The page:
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Holding Onto Faith After Tragic News?

Barry's world changed with his son was diagnosed with global brain damage. But in the midst of his son's sufferings, he holds utmost faith in God and encourages others to do the same. Read Transcript

REPORTER: When you walk into Bryson Milazzo's room,

it's pretty clear he has a passion for sports.

At 30 years old, Bryson is physically

and mentally disabled.

His father, Barry, has been caring for him since his birth.

When he was eight months old, Bryson

suffered global brain damage caused by an allergic reaction

to vaccinations.

Doctors said his ability to walk or speak

would be severely impaired for the rest of his life.

BARRY MILAZZO: The reversal from being a healthy child

with all these aspirations and dreams that a father has

for a child to what became is still hard for me

to talk about 30 years later.

REPORTER: Bryson was the second of Barry

and his wife's three children.

Providing for them and Bryson's continual care

put a stress on their marriage.

When Bryson was 15, they divorced

and Barry was left to care for all three of them.

He says during this time, he had to deal

with his anger towards God.

BARRY MILAZZO: It's like, what do you do?

Do you turn to God, or do you turn away from Him in anger?

I've learned you can be honest with God.

You can bring your anger to Him.

You can bring your frustration to Him,

and He wants us to come to Him, to His throne of grace.

He gives us mercy and grace to help us in our time of need.

REPORTER: Barry says through constant prayer,

God gave him and Bryson the strength to persevere.

After working thousands of hours in therapy together,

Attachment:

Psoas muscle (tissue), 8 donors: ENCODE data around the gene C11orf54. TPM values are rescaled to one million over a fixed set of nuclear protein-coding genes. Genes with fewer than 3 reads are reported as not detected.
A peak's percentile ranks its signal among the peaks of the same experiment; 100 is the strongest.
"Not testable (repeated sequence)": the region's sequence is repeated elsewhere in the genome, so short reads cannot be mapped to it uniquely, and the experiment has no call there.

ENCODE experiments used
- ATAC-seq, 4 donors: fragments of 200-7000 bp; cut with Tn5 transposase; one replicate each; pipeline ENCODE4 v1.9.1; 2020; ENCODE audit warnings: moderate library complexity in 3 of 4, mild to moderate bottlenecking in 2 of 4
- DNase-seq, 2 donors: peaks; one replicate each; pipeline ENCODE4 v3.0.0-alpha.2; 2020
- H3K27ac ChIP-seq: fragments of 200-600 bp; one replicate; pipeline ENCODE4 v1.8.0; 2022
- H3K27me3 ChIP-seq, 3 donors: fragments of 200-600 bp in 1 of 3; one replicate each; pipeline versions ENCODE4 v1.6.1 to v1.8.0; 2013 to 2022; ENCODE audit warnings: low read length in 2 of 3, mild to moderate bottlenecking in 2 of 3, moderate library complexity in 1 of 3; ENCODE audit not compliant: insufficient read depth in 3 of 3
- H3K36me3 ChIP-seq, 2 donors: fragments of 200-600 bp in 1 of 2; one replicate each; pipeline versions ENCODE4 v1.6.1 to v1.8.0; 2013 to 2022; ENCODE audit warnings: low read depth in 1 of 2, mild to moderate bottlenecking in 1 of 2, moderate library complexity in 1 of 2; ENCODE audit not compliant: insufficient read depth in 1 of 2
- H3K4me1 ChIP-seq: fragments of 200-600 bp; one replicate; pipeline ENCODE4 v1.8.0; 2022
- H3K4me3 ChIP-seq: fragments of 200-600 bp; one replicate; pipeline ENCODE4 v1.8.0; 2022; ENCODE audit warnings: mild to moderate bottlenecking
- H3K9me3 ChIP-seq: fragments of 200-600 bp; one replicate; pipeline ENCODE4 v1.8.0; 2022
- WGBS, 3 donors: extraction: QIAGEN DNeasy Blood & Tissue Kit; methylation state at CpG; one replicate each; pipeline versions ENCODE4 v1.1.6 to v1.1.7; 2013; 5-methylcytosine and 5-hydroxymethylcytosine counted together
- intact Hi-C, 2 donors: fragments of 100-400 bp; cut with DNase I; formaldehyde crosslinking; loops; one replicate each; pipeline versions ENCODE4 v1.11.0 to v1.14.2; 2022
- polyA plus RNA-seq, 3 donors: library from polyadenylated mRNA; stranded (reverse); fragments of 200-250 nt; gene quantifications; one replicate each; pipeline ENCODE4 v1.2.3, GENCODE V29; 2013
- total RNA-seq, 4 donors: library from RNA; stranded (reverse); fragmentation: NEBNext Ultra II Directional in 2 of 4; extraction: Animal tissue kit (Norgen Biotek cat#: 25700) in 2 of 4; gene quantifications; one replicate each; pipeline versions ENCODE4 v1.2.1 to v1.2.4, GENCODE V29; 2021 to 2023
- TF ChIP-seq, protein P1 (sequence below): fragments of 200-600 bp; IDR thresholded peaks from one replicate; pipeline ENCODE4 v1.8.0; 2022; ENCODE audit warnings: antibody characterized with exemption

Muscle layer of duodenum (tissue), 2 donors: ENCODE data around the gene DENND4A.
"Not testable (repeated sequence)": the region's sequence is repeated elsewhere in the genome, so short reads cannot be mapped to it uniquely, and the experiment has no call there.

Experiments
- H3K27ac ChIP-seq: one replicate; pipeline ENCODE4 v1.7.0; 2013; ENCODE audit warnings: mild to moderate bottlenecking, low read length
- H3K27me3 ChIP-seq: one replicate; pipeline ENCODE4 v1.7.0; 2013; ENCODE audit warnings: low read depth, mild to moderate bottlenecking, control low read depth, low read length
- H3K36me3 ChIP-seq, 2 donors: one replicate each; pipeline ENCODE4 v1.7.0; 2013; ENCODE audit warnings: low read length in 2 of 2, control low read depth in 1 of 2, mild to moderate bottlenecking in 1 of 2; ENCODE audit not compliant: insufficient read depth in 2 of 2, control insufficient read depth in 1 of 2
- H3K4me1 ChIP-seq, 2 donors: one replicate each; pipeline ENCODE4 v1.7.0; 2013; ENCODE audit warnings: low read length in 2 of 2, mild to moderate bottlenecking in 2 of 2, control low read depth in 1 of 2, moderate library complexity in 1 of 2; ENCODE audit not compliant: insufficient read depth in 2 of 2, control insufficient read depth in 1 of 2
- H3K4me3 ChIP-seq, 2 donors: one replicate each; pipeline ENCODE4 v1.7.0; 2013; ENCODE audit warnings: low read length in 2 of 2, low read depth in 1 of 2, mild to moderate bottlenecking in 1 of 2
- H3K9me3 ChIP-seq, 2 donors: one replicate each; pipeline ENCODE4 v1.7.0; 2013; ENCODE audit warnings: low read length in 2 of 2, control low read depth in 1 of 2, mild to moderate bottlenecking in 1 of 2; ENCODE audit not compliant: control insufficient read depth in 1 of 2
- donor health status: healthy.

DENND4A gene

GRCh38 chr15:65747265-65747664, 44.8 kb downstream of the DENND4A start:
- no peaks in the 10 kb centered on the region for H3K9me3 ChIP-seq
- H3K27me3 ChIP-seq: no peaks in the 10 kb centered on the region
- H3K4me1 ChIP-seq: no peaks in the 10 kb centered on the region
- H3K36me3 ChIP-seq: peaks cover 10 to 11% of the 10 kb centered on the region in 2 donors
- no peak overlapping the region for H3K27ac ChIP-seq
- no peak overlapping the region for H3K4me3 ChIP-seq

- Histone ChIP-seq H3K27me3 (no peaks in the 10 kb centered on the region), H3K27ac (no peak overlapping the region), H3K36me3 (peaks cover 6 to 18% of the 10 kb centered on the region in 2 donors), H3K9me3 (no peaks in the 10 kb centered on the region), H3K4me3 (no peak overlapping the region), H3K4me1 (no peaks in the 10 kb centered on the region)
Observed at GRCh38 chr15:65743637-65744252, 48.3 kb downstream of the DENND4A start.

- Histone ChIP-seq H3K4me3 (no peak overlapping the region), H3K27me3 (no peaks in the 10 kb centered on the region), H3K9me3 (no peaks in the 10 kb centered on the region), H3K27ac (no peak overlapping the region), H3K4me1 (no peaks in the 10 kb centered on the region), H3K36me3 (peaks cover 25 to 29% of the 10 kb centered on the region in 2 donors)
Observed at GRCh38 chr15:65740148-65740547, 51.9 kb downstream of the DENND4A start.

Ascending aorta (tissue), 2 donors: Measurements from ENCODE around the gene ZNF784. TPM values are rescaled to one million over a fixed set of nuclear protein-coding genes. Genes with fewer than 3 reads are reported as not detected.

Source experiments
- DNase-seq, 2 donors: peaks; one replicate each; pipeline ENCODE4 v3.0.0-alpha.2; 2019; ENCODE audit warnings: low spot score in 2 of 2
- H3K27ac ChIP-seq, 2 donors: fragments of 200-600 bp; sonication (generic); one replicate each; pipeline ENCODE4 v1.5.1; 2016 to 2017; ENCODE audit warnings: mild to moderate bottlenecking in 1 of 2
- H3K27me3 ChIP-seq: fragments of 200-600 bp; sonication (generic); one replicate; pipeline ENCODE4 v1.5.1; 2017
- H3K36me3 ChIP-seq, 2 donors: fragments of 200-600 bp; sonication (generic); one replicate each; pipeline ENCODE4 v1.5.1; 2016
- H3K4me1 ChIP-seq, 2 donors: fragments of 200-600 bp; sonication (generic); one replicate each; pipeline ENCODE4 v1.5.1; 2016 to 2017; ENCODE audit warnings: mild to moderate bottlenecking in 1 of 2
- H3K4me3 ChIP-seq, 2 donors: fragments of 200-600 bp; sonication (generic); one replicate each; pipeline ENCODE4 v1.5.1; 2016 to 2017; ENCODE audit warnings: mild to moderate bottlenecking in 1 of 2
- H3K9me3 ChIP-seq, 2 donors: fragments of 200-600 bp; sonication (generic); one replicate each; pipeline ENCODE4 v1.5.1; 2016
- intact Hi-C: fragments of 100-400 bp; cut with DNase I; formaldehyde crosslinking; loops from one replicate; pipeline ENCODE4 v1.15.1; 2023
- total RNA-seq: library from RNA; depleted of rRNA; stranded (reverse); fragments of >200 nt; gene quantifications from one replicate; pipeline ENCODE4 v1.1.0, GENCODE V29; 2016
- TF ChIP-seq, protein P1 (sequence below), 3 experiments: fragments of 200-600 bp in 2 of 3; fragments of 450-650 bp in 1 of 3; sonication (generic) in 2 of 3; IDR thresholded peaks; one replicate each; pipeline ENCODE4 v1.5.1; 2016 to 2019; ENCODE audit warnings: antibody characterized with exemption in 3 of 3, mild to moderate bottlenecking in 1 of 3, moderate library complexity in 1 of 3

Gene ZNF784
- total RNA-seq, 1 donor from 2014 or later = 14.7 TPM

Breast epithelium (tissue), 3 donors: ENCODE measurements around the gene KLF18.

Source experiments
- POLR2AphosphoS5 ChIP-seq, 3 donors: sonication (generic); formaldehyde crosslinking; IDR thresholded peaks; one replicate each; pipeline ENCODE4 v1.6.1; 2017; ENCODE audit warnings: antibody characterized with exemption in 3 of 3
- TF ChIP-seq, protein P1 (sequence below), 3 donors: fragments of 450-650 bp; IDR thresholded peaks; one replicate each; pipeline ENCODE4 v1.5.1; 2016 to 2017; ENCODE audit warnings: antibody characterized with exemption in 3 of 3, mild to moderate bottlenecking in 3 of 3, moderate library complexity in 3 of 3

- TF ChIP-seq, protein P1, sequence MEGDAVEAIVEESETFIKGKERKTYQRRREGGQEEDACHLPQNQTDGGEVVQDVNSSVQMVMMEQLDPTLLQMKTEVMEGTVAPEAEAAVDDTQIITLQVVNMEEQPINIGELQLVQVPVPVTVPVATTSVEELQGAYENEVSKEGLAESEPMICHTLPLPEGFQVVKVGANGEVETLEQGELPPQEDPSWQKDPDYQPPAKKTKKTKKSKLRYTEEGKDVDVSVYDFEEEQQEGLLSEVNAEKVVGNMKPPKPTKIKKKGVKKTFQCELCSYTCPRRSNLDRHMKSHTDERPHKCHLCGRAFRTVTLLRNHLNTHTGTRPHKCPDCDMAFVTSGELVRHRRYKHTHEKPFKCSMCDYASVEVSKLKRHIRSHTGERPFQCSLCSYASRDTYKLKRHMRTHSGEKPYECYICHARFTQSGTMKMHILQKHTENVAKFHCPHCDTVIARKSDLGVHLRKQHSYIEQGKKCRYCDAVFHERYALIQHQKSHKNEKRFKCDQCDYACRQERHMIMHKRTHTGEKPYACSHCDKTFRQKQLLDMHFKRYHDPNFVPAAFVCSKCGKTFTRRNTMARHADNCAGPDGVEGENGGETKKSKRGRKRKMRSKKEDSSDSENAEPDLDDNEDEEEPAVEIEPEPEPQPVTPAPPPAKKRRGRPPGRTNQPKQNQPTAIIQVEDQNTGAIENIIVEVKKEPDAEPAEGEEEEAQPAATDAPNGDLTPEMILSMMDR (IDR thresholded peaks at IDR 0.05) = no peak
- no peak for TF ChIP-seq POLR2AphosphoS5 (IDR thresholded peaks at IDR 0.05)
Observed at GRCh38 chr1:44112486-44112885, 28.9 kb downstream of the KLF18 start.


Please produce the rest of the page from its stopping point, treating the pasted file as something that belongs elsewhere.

Bryson spoke his first words when he was three years old.

When he was 10, he started walking on his own.

BARRY MILAZZO: It was one of the greatest moments.

We threw a party for him.

We called it a walking party, and so he had made it.

REPORTER: With so many emotional and physical ups and downs

over the years, even small accomplishments

are cause for celebration.

BARRY MILAZZO: We need to allow God

to define the terms of victory.

To this day, it's not perfect.

To me, though, to walk and to speak and to have a purpose

in this world-- as broken as he still is--

it's greater than winning the Super Bowl.

REPORTER: Although he has the mind of an adolescent,

Bryson knows enough that his life is different than others.

When he gets down, his dad reminds

him of God's love for him through stories he knows best.

BARRY MILAZZO: I said, you know, Tom Brady was behind.

He scored 31 straight points.

In the fourth quarter, he was behind by 19.

Taking victory out of the jaws of defeat,

that's being more than a conqueror.

And I told him, you have done things that have amazed people.

You are glorifying God with your life.

And I see him accepting the truth and relaxing into it

and being reminded that this is not hopeless.

I'm part of a heroic story.

REPORTER: Barry is proud of his son

and all he has achieved and lets him

know every day he's a champion.

BARRY MILAZZO: My kid's got what he

needs in terms of simple faith, but he still

needed the added information that he's

different, but no less valuable, that he's important to God

and that he's important to me.

REPORTER: Barry shares their story in his book,

"All the King's Horses."

He hopes it will help others with broken lives

experience God's faithfulness, healing, and love.

BARRY MILAZZO: I can look anyone in the eye

and say, I don't know what your problem is, but He knows,

and He loves you.

He has a plan, His purpose--

if you follow Him, and if you trust Him,

he will bring His victory, as He defines victory,

in and through your life.

Look to Jesus Christ.

He is the hope.

He is our hope, and He is a certain hope.


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